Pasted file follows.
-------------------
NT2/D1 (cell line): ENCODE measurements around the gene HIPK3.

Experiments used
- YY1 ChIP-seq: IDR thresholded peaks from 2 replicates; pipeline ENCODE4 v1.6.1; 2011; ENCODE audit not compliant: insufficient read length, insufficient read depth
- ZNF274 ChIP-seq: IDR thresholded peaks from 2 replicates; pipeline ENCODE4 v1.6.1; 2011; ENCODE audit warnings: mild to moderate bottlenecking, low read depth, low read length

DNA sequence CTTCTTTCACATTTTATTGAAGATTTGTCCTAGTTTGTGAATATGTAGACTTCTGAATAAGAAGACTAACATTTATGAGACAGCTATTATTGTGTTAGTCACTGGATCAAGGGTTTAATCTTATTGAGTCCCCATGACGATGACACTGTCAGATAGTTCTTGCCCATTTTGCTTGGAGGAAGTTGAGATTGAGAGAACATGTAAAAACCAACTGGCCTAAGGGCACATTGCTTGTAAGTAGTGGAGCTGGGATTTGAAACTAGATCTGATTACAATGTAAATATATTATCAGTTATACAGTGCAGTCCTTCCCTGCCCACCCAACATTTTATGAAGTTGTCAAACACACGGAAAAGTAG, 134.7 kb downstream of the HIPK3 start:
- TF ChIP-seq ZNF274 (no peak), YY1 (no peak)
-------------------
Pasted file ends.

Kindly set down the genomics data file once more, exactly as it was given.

NT2/D1 (cell line): ENCODE measurements around the gene HIPK3.

Experiments used
- YY1 ChIP-seq: IDR thresholded peaks from 2 replicates; pipeline ENCODE4 v1.6.1; 2011; ENCODE audit not compliant: insufficient read length, insufficient read depth
- ZNF274 ChIP-seq: IDR thresholded peaks from 2 replicates; pipeline ENCODE4 v1.6.1; 2011; ENCODE audit warnings: mild to moderate bottlenecking, low read depth, low read length

DNA sequence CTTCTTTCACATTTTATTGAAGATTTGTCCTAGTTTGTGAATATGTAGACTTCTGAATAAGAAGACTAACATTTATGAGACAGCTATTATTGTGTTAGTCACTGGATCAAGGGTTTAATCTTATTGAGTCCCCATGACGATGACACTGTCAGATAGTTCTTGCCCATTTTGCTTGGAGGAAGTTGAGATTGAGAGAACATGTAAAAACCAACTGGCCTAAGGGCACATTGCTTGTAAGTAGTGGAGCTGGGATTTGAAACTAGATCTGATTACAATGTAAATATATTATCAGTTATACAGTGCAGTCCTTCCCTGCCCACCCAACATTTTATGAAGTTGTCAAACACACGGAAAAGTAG, 134.7 kb downstream of the HIPK3 start:
- TF ChIP-seq ZNF274 (no peak), YY1 (no peak)